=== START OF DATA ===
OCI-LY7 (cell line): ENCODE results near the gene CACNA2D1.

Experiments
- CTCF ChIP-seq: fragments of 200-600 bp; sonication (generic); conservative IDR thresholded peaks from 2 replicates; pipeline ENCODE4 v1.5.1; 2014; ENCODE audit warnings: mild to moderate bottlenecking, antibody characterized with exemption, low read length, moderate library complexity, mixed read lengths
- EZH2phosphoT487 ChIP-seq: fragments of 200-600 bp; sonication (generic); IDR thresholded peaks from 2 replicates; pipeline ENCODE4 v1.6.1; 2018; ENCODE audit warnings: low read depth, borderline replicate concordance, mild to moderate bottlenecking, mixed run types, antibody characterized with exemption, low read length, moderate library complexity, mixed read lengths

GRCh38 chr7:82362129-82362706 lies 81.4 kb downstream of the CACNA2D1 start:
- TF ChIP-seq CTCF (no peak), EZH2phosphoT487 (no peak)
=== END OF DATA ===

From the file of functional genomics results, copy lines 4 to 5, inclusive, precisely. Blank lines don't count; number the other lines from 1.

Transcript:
- EZH2phosphoT487 ChIP-seq: fragments of 200-600 bp; sonication (generic); IDR thresholded peaks from 2 replicates; pipeline ENCODE4 v1.6.1; 2018; ENCODE audit warnings: low read depth, borderline replicate concordance, mild to moderate bottlenecking, mixed run types, antibody characterized with exemption, low read length, moderate library complexity, mixed read lengths

GRCh38 chr7:82362129-82362706 lies 81.4 kb downstream of the CACNA2D1 start: